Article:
Competence-Oriented Training – Explained Step by Step

The term “competence-oriented training” has been circulating in the education sector for several years. But what exactly are competencies and how is competency-oriented training actually implemented? In this small newsletter series we would like to show you which terms are connected with competence-oriented training and how you can plan and implement such training step by step. For this purpose, in this section you will learn which central ideas are associated with the topic. In the further parts you will learn how to find relevant action situations and fields of action (part 2), how to transfer these into learning fields (part 3) or learning situations (part 4) and how to finally carry out a good training (education, further education) from this planning (part 5).

The concept of “competence” is at the heart of competence-oriented training. According to the underlying learning theory (moderate constructivism), such competences can only be acquired if learners actively develop them. A direct transfer of knowledge from the teacher to the learners is only possible to a limited extent. Put simply, “competences” can be described in terms of abilities, skills and knowledge. Since, however, in addition to knowledge and skills, the willingness to apply what has been learned is also part of the learning process, motivation also plays an important role in the analysis. As a consequence from these approaches, competence-oriented training focuses firstly on the skills and knowledge that learners are supposed to have acquired at the end of a learning period (training is thought from the end), and secondly there is a shift from teaching to learning through activation, independent problem-solving and periods of reflection.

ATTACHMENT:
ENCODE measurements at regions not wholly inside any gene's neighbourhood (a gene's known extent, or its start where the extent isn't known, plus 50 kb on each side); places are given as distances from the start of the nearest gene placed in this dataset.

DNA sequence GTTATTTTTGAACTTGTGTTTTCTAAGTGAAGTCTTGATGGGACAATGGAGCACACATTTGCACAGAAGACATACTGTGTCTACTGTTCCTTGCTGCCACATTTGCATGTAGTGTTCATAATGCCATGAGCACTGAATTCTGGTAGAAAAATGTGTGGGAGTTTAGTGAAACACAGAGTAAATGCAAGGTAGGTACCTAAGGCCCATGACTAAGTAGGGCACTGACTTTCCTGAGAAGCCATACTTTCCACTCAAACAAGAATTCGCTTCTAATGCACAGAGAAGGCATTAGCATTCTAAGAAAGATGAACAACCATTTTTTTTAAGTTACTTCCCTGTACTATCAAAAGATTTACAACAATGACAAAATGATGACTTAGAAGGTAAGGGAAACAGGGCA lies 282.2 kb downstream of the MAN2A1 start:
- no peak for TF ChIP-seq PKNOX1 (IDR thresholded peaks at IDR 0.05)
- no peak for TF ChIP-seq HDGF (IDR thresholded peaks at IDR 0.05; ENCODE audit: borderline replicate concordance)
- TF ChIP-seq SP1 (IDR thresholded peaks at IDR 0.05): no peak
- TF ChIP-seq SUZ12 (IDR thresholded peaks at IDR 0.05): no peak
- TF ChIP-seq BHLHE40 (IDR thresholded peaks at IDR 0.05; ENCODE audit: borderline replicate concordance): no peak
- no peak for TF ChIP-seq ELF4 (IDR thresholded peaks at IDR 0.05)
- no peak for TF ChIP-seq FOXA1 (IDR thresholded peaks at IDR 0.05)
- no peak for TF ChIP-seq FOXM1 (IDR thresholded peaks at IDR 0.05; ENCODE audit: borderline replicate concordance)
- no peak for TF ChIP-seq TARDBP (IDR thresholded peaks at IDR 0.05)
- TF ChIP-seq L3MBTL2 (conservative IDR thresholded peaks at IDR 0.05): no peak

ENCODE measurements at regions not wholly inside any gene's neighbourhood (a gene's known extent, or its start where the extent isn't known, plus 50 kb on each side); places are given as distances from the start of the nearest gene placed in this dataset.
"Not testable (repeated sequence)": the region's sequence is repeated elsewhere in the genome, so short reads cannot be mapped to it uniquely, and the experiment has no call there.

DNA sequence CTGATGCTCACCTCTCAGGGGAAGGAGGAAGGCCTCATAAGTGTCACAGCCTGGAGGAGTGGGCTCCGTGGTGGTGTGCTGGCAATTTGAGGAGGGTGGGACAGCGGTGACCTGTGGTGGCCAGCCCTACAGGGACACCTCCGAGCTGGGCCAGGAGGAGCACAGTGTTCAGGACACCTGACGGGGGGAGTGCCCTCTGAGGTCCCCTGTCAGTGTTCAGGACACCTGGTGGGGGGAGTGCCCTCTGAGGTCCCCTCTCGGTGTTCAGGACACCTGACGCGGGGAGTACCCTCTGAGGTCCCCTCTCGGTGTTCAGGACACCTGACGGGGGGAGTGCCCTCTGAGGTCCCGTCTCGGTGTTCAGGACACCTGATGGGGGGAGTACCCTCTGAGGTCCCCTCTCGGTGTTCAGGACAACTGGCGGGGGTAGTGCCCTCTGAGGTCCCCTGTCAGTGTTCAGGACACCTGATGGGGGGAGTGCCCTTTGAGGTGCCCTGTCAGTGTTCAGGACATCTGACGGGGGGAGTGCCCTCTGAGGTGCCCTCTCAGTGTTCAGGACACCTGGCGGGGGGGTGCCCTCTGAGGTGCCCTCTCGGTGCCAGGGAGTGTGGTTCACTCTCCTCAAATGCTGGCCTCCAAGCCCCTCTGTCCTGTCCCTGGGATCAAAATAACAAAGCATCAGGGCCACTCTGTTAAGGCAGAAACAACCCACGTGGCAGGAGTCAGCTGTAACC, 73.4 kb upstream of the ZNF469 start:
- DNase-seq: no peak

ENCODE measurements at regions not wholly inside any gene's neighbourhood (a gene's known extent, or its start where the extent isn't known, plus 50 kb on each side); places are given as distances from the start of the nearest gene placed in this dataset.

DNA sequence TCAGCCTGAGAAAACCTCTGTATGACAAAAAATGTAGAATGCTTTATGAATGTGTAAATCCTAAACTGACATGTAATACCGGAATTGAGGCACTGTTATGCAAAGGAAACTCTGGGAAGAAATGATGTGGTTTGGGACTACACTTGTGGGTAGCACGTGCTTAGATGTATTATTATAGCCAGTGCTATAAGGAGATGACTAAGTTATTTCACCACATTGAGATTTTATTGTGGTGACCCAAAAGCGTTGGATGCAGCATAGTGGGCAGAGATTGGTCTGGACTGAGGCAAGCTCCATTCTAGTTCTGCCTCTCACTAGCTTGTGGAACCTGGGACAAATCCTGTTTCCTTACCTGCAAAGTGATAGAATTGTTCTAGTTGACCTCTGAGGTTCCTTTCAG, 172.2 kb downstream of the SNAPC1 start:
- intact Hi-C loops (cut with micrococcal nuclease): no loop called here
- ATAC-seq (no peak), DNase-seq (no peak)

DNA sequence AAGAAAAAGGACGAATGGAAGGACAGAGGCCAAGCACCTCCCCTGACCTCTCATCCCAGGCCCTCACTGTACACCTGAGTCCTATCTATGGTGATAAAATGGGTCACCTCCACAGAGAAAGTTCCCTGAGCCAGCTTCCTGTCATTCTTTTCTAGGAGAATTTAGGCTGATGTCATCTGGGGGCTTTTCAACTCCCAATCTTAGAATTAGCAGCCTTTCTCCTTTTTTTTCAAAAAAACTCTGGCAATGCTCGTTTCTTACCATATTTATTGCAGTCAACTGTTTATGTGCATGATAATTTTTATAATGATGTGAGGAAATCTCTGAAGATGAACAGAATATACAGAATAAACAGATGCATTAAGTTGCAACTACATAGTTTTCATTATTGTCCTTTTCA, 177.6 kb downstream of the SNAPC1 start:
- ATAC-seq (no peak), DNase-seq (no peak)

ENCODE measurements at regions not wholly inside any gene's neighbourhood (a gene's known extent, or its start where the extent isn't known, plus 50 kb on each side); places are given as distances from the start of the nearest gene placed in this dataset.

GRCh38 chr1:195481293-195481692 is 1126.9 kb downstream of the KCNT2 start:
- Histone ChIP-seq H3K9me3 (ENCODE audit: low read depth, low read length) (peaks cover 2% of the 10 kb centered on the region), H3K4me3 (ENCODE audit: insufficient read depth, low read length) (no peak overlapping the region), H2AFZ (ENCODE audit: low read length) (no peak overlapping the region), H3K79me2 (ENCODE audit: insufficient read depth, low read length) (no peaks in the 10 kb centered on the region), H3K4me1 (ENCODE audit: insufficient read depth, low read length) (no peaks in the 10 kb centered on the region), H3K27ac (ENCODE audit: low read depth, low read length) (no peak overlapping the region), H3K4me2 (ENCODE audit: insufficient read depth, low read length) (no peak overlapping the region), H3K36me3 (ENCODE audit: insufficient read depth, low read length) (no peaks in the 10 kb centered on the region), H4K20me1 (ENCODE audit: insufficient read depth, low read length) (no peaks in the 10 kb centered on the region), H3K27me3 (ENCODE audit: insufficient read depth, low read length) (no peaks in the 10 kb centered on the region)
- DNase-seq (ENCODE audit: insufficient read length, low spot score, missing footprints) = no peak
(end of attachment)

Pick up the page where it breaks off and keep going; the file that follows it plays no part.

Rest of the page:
To do this, however, one must first know which competences are required at the end of a training course, which is why in the next section we will also deal with the identification of relevant (company-related) action situations.